A BOY'S IDOL PASSES
as seen in
a vintage baseball card
He was the poor man's
Stan Musial in his day
By PAUL HERTELENDY
Mickey Vernon, an all-time champion at battling Father Time, died this week at the youngish age of only 90. Frankly, I thought hed go on for a couple of centuries, starting double plays in my fields of dreams and also hitting a stylish 3-for-3.
Mickey was my boyhood hero growing up in Washington, D.C. I think of him as a poor-mans Stan Musial. A leftie, he had a sweet batting stroke, played a smooth first base for the team he outlived by many decades--the Washington Senators--and he
had a special relationship with that high right-field wall in Griffith Stadium.
Mickey played with miserable teams that were often the leagues doormats; I think the American presidents summoned to throw out the first ball of the season were a mite embarrassed to be seen there. But Mickey still won the A.L. batting title in 1946. He was shipped off to the Cleveland Indians in a wretched deal, exchanged for a long-forgotten fireballing pitcher who couldnt find home plate with a telescope or
In 1953, seven years after his great year, he won the batting title once again---something of a miracle, given the intervening gap and his age (35).
In a later burst of brilliance, the hoary owner of the Senators, Clark Griffith, managed to get him back after a few seasons.
I watched him play many a day, even when the Indians came to town, always sitting in the upper deck above first base, munching peanuts while disdaining crackerjacks, faithfully noting down on my score-sheet every play, every at-bat. And after the night games, Id walk home through some of the toughest parts of town without incident. After all, everybody else had been tuned in to the Senators on the radio, werent they? What baddies there were were clearly neutralized.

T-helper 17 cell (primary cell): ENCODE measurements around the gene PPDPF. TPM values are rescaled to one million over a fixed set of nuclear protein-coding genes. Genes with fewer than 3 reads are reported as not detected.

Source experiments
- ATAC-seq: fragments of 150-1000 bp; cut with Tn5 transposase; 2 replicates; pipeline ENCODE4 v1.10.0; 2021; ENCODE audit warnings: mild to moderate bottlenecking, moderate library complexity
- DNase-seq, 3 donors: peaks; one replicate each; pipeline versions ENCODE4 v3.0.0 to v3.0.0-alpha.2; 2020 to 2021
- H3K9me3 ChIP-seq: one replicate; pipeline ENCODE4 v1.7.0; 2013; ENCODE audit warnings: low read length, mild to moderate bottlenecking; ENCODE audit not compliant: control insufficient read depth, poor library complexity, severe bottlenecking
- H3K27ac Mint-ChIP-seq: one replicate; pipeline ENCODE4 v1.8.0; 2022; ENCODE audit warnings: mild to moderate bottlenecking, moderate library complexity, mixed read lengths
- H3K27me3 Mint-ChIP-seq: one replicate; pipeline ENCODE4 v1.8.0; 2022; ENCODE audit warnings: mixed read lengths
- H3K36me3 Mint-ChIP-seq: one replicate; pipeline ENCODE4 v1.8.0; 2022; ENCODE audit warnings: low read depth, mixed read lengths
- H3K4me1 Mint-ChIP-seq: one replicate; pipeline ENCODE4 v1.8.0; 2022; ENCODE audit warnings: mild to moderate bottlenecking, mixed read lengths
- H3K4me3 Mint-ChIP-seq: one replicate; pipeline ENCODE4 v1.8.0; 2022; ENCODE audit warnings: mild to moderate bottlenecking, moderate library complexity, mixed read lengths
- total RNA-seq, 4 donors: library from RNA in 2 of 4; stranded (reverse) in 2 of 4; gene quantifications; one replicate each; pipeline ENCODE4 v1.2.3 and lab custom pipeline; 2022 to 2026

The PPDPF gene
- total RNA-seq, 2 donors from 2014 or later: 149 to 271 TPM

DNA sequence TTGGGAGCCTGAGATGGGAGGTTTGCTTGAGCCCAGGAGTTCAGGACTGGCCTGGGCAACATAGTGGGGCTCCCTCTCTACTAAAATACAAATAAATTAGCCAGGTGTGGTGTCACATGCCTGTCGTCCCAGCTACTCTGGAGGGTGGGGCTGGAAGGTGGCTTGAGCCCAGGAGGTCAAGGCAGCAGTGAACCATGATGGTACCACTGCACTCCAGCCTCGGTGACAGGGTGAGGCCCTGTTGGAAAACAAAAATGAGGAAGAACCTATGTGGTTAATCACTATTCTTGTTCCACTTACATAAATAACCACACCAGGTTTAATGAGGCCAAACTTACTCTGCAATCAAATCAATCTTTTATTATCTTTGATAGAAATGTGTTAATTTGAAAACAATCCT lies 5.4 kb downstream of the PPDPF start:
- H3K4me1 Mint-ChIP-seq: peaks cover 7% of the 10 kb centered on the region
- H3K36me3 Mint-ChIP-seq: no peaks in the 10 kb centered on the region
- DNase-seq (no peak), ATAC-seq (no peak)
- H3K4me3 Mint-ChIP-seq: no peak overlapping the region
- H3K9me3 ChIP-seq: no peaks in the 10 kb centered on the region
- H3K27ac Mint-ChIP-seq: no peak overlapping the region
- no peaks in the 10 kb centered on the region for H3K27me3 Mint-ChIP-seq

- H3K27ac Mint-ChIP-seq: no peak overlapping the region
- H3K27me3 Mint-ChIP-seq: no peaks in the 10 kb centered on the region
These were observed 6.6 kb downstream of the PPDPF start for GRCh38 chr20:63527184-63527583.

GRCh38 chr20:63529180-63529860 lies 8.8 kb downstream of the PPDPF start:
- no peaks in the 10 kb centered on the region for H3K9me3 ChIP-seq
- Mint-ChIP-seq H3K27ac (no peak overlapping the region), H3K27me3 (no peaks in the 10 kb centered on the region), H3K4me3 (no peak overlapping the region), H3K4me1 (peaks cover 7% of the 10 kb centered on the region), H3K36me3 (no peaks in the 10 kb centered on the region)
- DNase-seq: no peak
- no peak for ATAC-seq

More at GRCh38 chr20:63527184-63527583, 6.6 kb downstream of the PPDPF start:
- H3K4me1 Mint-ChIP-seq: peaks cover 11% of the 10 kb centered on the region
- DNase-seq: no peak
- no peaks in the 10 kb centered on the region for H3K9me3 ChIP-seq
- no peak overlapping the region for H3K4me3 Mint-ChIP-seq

But then there was that right-field wall--a perfect counterpart for the famed Green Monster wall in Fenway Park, Boston. Because the wall was fairly close to home plate--not much over 300 feet--the stadium had a wall some 30 feet high to knock down those fly balls, turning potential home runs into doubles. The wall had the stadiums only ads, metal display ads screwed in for the season. And whenever a wall smacked the wall, it gave off a metallic thwunk that confirmed an extra-base hit for our guys.
And did Mickey ever pummel that wall! At the end of the season I think you could count all the dents left there by his soaring rainbow drives. Other players made headlines hitting or vaulting other walls--Joe DiMaggio getting drives into the left-field bleachers, more than 400 feet away, or, much later, Mickey Mantle, hitting one more than 500 feet over the centerfield wall.
But none of these had the allure of Vernons drives hit out my way, with a team long since gone, in a stadium long since reduced to rubble.
He still holds the record for most double-plays by a first-baseman (2,044). He led the league in fielding four times, in doubles clattering off the walls three times. He was a seven-time all-star.
All those Mickeys are gone now--Mantle, Vernon. But the memories live on, vividly.
©2008 by Paul Hertelendy. This column was first posted Sept. 29, 2008.
Paul Hertelendy is critic and webmaster for the arts-review web site www.artssf.com, and is also the Piedmont (CA) Centennial poet laureate. To visit his website, click here: PAUL
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